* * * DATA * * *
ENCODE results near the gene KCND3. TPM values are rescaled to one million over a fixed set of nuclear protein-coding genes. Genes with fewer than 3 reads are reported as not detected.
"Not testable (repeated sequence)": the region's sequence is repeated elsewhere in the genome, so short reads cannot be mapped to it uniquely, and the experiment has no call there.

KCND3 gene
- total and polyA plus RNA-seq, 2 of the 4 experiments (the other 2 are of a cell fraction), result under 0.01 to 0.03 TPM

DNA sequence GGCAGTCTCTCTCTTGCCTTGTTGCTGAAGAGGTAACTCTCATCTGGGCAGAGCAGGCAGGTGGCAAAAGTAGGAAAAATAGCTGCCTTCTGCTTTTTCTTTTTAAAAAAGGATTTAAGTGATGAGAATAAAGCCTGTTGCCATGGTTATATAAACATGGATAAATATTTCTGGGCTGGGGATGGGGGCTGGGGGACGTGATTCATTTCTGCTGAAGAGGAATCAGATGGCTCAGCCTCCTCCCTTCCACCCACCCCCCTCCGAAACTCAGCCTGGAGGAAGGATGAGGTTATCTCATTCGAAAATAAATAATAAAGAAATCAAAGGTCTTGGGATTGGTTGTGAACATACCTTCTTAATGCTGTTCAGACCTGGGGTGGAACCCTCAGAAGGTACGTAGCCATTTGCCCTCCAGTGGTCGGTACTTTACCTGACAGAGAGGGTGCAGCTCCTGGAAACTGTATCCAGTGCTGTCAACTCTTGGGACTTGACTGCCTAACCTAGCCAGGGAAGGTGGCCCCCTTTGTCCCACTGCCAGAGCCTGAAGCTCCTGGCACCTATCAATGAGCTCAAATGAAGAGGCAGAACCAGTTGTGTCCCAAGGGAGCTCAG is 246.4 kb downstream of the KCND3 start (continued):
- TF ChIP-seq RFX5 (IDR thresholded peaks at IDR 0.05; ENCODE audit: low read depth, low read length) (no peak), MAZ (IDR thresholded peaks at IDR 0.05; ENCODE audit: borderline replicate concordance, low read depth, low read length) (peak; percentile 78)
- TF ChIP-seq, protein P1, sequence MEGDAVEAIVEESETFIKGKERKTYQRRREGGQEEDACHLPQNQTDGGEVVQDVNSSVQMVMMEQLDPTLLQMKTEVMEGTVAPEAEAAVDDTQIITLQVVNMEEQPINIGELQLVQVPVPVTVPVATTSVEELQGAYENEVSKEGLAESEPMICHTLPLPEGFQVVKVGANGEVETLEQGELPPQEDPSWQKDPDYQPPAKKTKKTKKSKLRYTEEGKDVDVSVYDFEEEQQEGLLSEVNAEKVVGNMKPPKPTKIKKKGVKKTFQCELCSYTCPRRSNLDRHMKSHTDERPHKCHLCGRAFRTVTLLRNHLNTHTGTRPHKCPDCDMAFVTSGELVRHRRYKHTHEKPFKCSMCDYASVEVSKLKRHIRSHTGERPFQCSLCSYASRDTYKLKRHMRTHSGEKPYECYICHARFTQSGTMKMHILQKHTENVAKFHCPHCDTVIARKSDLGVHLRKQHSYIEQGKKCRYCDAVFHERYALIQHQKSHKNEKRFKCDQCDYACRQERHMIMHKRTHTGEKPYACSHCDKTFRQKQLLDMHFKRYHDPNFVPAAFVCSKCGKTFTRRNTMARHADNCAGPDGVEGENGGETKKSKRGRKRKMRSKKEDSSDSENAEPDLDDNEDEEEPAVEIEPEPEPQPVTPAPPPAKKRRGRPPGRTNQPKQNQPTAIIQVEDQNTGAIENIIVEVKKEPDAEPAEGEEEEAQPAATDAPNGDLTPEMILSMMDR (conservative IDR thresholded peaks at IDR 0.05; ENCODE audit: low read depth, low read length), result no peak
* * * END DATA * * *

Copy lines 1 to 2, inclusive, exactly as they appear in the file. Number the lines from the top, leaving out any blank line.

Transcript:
ENCODE results near the gene KCND3. TPM values are rescaled to one million over a fixed set of nuclear protein-coding genes. Genes with fewer than 3 reads are reported as not detected.
"Not testable (repeated sequence)": the region's sequence is repeated elsewhere in the genome, so short reads cannot be mapped to it uniquely, and the experiment has no call there.